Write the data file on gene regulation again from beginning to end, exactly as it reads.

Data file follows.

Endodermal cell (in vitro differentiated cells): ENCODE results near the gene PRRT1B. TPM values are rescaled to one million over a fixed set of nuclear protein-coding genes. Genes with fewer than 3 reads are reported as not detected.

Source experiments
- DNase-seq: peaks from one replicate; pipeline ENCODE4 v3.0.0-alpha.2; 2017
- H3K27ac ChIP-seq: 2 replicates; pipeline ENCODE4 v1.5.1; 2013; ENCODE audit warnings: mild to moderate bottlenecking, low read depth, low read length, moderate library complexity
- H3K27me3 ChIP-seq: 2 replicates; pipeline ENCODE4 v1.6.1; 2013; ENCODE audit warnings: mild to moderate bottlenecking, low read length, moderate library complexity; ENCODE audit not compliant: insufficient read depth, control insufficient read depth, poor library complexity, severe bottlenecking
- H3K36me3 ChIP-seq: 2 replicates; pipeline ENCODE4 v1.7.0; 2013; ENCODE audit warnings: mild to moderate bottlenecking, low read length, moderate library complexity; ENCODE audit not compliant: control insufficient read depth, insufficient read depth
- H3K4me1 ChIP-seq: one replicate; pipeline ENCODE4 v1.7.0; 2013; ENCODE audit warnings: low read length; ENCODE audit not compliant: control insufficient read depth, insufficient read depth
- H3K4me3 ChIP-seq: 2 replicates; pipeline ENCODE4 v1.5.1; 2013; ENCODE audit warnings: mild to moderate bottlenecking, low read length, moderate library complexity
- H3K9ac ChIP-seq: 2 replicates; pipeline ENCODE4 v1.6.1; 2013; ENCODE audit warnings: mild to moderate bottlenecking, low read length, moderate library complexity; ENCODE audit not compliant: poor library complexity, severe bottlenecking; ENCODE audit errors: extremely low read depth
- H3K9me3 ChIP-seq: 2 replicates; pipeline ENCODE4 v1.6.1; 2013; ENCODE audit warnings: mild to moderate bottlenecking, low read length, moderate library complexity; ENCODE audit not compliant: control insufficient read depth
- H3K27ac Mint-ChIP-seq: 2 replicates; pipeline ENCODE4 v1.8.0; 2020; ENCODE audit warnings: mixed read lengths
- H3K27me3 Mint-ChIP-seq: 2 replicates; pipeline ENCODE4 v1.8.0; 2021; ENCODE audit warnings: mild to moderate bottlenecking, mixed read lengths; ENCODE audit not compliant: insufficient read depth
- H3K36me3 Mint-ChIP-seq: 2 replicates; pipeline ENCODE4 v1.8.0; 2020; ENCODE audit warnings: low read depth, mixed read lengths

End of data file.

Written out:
Endodermal cell (in vitro differentiated cells): ENCODE results near the gene PRRT1B. TPM values are rescaled to one million over a fixed set of nuclear protein-coding genes. Genes with fewer than 3 reads are reported as not detected.

Source experiments
- DNase-seq: peaks from one replicate; pipeline ENCODE4 v3.0.0-alpha.2; 2017
- H3K27ac ChIP-seq: 2 replicates; pipeline ENCODE4 v1.5.1; 2013; ENCODE audit warnings: mild to moderate bottlenecking, low read depth, low read length, moderate library complexity
- H3K27me3 ChIP-seq: 2 replicates; pipeline ENCODE4 v1.6.1; 2013; ENCODE audit warnings: mild to moderate bottlenecking, low read length, moderate library complexity; ENCODE audit not compliant: insufficient read depth, control insufficient read depth, poor library complexity, severe bottlenecking
- H3K36me3 ChIP-seq: 2 replicates; pipeline ENCODE4 v1.7.0; 2013; ENCODE audit warnings: mild to moderate bottlenecking, low read length, moderate library complexity; ENCODE audit not compliant: control insufficient read depth, insufficient read depth
- H3K4me1 ChIP-seq: one replicate; pipeline ENCODE4 v1.7.0; 2013; ENCODE audit warnings: low read length; ENCODE audit not compliant: control insufficient read depth, insufficient read depth
- H3K4me3 ChIP-seq: 2 replicates; pipeline ENCODE4 v1.5.1; 2013; ENCODE audit warnings: mild to moderate bottlenecking, low read length, moderate library complexity
- H3K9ac ChIP-seq: 2 replicates; pipeline ENCODE4 v1.6.1; 2013; ENCODE audit warnings: mild to moderate bottlenecking, low read length, moderate library complexity; ENCODE audit not compliant: poor library complexity, severe bottlenecking; ENCODE audit errors: extremely low read depth
- H3K9me3 ChIP-seq: 2 replicates; pipeline ENCODE4 v1.6.1; 2013; ENCODE audit warnings: mild to moderate bottlenecking, low read length, moderate library complexity; ENCODE audit not compliant: control insufficient read depth
- H3K27ac Mint-ChIP-seq: 2 replicates; pipeline ENCODE4 v1.8.0; 2020; ENCODE audit warnings: mixed read lengths
- H3K27me3 Mint-ChIP-seq: 2 replicates; pipeline ENCODE4 v1.8.0; 2021; ENCODE audit warnings: mild to moderate bottlenecking, mixed read lengths; ENCODE audit not compliant: insufficient read depth
- H3K36me3 Mint-ChIP-seq: 2 replicates; pipeline ENCODE4 v1.8.0; 2020; ENCODE audit warnings: low read depth, mixed read lengths